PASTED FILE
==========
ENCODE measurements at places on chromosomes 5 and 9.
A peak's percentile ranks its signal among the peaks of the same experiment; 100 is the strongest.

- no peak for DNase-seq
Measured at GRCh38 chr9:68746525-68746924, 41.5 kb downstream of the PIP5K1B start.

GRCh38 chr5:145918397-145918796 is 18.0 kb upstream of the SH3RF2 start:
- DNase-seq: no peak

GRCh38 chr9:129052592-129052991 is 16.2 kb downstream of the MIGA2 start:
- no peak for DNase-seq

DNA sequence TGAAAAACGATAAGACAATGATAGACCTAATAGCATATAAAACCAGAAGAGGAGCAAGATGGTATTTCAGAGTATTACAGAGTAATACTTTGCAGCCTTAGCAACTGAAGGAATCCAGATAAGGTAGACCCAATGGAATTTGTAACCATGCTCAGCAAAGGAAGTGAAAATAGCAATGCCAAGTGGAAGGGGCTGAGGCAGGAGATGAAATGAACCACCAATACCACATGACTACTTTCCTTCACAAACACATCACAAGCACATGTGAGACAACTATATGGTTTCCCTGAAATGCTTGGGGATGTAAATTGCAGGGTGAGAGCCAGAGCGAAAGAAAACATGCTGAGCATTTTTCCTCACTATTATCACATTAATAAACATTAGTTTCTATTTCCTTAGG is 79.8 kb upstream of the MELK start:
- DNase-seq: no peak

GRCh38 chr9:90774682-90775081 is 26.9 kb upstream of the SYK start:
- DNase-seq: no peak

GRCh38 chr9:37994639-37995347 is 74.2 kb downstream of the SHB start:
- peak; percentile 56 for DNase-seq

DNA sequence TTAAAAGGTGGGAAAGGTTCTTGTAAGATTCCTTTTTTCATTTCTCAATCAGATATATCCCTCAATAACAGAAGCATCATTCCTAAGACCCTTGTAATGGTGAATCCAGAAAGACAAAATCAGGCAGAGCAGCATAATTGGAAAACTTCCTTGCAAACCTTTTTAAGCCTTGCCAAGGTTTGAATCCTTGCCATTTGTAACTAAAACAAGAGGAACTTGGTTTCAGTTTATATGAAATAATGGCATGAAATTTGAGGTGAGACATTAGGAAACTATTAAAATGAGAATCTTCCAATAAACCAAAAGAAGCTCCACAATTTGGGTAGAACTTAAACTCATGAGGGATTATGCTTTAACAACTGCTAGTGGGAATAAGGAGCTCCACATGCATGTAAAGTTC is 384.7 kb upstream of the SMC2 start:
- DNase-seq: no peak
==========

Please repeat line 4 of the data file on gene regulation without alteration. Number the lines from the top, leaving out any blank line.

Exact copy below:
Measured at GRCh38 chr9:68746525-68746924, 41.5 kb downstream of the PIP5K1B start.